Reissue Tuesday : The Alarm | Eponymous (1981-1983) and Declaration (1984-1985)

The Alarm release a duo of reissues via Twenty-First Century

By Tim Craig

Earnest. Whenever The Alarm comes through the speakers, that’s the word that comes to mind. At a time when U2 was turning heads with its religious imagery and social consciousness, The Alarm was firmly sowing alongside the same ground. With a formula that includes straight-up, anthemic rock and roll that is so heart-on-its-sleeve, so sure of its conviction, so not tongue in cheek, it’s hard not to admire.

And there’s a lot to admire with Twenty-First Century’s releases of The Alarm’s Eponymous (1981-1983) and Declaration (1984-1985) on March 16. The releases (this review is based on the vinyl versions, both of which are two-LP) are chock full of remastered versions and alternate takes and unreleased singles and live recordings that will please both the casual fan and the collector/complete-ist. Both projects were overseen by founding member and lead vocalist Mike Peters.

Eponymous is based on the band’s 1983 initial EP release, featuring all the tracks from EP, as well as the band’s first four singles and B-sides, including the rare B-side Sixty-Eight Guns (Part 2), which has not been released since 1983. Among the rare studio recordings, there is a seven-song live side (LP2, Side 1) — which, like Electric Folklore Live (1988), captures the band in its passionate strength.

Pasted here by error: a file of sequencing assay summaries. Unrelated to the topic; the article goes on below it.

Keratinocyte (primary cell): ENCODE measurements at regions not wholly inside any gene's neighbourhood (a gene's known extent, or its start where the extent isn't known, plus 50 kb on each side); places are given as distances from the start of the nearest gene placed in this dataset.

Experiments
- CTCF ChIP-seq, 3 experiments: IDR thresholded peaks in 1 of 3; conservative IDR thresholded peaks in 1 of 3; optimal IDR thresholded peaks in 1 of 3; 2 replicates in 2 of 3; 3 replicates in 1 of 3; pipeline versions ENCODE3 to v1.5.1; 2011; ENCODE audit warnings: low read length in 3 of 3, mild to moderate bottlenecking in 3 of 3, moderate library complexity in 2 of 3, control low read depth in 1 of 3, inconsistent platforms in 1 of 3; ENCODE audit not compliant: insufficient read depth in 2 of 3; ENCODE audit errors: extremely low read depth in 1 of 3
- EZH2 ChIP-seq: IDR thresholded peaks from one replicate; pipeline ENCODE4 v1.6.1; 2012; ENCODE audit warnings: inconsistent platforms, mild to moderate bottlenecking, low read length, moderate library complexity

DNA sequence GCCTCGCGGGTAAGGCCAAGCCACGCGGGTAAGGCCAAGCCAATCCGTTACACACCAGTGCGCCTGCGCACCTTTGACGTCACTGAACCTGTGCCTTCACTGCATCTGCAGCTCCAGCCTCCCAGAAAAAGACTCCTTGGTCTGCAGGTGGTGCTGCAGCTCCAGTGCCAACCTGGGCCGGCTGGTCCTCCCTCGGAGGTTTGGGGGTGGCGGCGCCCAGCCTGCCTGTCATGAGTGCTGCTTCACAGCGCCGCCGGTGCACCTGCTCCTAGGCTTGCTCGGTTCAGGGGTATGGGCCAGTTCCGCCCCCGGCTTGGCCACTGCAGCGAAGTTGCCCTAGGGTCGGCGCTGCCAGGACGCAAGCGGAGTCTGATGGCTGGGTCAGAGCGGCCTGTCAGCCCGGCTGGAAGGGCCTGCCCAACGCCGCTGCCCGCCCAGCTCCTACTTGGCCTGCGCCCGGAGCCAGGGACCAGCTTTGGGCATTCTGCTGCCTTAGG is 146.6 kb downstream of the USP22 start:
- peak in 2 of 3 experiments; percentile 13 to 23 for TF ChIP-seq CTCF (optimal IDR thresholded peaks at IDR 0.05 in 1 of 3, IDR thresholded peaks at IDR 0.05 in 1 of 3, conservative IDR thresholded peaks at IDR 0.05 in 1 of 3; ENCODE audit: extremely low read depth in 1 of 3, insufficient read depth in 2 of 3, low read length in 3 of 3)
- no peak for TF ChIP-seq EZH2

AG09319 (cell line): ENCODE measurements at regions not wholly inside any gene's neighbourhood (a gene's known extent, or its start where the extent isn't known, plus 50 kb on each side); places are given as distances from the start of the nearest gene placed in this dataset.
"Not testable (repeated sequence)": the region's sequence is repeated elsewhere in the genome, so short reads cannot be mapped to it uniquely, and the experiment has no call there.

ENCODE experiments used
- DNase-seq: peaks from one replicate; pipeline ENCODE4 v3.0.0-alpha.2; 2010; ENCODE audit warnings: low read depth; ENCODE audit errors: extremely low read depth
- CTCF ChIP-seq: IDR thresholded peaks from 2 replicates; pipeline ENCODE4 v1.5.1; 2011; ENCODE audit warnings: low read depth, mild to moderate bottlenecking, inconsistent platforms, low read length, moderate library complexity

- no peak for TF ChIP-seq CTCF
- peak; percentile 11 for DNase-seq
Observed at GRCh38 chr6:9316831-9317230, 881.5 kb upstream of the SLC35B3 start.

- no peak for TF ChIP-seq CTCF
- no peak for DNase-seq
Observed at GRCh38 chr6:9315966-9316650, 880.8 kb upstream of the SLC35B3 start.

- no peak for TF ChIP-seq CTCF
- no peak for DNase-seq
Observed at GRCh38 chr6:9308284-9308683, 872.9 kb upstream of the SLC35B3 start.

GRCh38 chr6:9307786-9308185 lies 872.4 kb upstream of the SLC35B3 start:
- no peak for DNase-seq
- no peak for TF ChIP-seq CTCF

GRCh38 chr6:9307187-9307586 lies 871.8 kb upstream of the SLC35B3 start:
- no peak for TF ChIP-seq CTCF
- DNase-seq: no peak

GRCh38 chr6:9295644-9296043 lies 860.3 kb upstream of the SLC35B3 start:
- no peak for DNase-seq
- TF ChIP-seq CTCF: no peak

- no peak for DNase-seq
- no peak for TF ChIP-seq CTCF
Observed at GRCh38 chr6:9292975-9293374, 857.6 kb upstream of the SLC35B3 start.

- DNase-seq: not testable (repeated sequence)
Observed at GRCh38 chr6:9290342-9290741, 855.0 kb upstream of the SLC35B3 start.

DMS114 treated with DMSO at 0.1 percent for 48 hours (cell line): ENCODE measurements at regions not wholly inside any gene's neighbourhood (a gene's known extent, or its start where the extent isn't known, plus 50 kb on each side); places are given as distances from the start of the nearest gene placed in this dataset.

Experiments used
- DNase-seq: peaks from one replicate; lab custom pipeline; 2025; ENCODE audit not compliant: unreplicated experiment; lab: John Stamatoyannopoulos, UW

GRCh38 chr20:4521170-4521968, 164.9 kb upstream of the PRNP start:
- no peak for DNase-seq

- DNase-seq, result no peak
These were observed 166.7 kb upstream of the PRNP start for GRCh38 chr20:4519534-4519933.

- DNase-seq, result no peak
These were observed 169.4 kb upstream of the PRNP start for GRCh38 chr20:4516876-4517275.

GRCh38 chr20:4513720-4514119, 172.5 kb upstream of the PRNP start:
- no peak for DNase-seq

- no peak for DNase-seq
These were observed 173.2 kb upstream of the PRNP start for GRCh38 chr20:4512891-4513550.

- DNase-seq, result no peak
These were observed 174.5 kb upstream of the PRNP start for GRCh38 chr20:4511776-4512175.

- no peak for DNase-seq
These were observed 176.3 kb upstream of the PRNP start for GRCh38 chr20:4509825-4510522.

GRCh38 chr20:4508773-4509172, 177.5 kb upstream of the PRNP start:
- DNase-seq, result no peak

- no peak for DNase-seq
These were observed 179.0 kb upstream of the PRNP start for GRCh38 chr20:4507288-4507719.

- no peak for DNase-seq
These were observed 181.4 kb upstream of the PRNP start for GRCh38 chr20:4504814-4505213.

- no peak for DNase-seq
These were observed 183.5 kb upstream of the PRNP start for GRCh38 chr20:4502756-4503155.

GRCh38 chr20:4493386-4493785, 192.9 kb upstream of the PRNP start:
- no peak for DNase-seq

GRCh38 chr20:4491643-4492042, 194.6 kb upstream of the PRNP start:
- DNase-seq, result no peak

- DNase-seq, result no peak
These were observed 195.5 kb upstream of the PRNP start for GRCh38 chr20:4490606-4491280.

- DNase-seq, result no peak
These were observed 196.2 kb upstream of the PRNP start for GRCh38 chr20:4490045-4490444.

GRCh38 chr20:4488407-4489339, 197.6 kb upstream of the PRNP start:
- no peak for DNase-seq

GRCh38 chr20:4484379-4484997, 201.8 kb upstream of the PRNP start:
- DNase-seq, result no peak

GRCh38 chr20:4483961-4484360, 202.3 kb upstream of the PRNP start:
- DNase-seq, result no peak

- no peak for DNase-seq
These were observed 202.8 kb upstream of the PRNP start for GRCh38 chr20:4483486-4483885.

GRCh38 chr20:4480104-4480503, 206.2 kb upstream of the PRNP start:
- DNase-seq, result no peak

Declaration has been restored to its original 1984 running order and, on the LP, features four previously unreleased US radio edit versions of Shout to the Devil, Blaze of Glory, The Deceiver, and Howling Wind. This allows side two of the LP to be remastered to optimal running times, according to the release notes, “in order to create a louder-than-ever cut that enhances the listening experience.” The release also includes an unreleased version of “Where Were You Hiding When the Storm Broke? (Take 1)” with different verse lyrics.

If there is any knock on these two releases, it’s almost too much to take in. Expect to spend time — multiple listenings in fact — to get through it all. But, it is time well spent. Eponymous and Declaration gives the listener an exhaustive canvas to explore a band that is breaking onto the world stage at a time when rock and roll was sincere, music could change the world, and hearts were earnestly worn on sleeves.